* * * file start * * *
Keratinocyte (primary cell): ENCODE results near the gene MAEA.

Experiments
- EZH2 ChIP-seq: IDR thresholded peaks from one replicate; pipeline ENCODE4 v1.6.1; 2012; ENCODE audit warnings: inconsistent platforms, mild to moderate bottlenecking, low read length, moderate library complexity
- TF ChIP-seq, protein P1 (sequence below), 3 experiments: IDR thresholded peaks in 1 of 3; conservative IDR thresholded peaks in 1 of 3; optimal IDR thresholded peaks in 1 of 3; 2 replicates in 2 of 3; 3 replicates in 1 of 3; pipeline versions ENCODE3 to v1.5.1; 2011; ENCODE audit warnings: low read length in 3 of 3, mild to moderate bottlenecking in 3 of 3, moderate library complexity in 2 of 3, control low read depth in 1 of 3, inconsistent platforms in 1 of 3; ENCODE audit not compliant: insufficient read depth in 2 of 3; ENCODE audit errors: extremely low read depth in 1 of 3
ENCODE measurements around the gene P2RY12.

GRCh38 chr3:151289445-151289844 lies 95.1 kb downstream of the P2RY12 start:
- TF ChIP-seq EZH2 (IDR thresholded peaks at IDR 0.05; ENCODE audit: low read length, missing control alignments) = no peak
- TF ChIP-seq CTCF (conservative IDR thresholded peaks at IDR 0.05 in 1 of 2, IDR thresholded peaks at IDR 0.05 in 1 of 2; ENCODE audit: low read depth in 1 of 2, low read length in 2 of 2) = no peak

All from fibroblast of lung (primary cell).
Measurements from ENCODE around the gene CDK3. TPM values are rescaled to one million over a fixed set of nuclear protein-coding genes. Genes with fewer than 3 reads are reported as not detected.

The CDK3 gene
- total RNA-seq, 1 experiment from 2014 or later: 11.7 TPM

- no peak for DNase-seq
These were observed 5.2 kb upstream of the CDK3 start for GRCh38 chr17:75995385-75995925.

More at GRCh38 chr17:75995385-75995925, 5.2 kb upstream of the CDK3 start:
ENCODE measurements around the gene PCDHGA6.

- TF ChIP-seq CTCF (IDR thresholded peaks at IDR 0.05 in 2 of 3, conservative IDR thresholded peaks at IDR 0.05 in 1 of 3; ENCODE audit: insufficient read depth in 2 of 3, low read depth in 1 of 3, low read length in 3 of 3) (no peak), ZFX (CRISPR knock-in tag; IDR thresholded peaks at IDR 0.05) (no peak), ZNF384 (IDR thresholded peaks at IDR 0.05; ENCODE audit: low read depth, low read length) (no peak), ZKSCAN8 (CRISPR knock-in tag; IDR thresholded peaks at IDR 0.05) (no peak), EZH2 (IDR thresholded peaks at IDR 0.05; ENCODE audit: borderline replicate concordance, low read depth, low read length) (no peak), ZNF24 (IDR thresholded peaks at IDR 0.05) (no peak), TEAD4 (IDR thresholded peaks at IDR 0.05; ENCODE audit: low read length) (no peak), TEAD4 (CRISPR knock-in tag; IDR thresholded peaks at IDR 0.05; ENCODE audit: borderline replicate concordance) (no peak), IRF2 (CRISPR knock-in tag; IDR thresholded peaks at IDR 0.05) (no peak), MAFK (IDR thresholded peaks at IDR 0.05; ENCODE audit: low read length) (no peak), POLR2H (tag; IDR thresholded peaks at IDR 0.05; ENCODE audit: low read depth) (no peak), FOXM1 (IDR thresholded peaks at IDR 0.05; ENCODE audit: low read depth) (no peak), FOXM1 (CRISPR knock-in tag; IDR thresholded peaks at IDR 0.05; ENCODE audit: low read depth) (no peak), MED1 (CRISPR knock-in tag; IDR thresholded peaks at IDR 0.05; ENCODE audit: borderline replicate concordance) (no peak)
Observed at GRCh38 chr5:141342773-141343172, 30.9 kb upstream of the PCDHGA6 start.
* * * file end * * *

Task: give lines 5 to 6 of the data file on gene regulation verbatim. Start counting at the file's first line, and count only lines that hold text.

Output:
ENCODE measurements around the gene P2RY12.

GRCh38 chr3:151289445-151289844 lies 95.1 kb downstream of the P2RY12 start: